Keep Site Running

Life Of John Chrysostom by Frederic M. Perthes

EUTROPIUS, of whom we have before spoken, was a native of Armenia, and originally a slave. He was purchased by different masters, but always sold again in a short time. No one had retained him long in his service. At last Arinthanus, a high officer, had given him to his daughter as a part of her dowry, to braid her hair and arrange her headdress. He was no longer young when, at last, he obtained his freedom, went to the capital, and succeeded in procuring for himself a minor service at court. He now artfully strove to draw upon himself the eyes of Theodosius the Emperor, and to win his favor by flattery. Successful in this he was constantly advanced to higher posts and employed by the Emperor in more important services. Under Arcadius, the son and successor of Theodosius, he rose so high as to entertain the hope of seizing the helm of state. We have already noticed the means by which he effected so much. He induced the Emperor to marry Eudoxia, caused Rufinus to be murdered, and, by favor of the Empress, took his place. From that time he was known as the prime minister, but was in effect master of the empire. City and country felt the heavy hand of this unworthy slave. He made use of his power but to enrich himself. After the death of Rufinus, the Emperor gave command, that the property which this man had illegally amassed should be restored to its rightful owners. Eutropius began by annulling this command, and took possession of the vast estate left by the murdered officer. He then removed from office those who did not please him, and sold the posts thus vacated, to the highest bidder. The purchasers, again, regarded their offices but as means for procuring money. He deposed, for example, the court chancellor Marcellus, a brave and able man, from his office, and suffered Hosius, a Spanish slave who had made money as a cook, to assume it. No man possessed of wealth was secure. Eutropius was surrounded by creatures, who pointed out to him the rich, and these upon false accusations were imprisoned, condemned, and robbed of their property. Many families were reduced by him to want and the beggar’s staff. Erelong a deep dislike and bitter enmity to the new master became general both in the country and in the capital; but he was master and had the power; they were enraged,—yet bowed their necks in silence.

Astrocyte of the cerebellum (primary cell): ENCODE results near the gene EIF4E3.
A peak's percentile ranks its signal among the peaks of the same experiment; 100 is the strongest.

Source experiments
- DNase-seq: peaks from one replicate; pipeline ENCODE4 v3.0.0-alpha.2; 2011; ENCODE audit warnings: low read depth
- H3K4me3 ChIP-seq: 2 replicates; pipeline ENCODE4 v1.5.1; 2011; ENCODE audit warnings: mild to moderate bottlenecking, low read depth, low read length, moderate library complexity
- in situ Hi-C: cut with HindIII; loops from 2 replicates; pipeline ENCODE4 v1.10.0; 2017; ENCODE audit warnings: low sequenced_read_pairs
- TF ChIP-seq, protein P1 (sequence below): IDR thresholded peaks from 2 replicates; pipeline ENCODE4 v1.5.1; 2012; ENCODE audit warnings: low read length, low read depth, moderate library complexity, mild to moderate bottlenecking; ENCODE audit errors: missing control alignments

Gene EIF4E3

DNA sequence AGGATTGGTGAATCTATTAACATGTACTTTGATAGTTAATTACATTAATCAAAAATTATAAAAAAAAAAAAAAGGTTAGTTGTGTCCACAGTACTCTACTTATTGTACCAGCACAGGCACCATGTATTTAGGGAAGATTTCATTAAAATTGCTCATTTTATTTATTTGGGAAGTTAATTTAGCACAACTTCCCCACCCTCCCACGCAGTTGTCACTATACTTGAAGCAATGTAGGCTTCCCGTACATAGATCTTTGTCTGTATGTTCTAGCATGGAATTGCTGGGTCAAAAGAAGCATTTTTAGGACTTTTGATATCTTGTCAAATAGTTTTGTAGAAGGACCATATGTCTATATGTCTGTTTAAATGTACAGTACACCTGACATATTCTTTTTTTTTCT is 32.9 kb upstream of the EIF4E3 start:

Chrysostom was not silent, a man of his spirit and position could not be silent. Whenever he spoke of the miserable state of the country under such an administration, of the insecurity of human possessions, of the weak and trembling ground on which all the glory of earth stands, he would often allude to the sad events which were known to all. He spoke with earnestness and emphasis, indifferent whether his language might be reported to the great lord and provoke his anger or not.

“If we look,” he once said, “upon the present condition of earthly things, does not all appear like dust and water? What shall I mention first? The possession of high offices of state? They are indeed greatly esteemed in this world; but we shall find stability in the particles of dust which the sun reveals to us floating about in the air, sooner than in these, especially at the present time. To what are the possessors of these offices exposed! They are forced to tremble before their own (so-called) friends, before their slaves, before those to whom every thing is venal, before the fury of the people below, and before the displeasure of the powerful above. The man who sat as judge yesterday, is cast down and deprived of all things to-day.

“The poor live in rest and peace; but the rich? How many must die miserably, as criminals and robbers! Poverty is now a defence, while wealth brings danger.”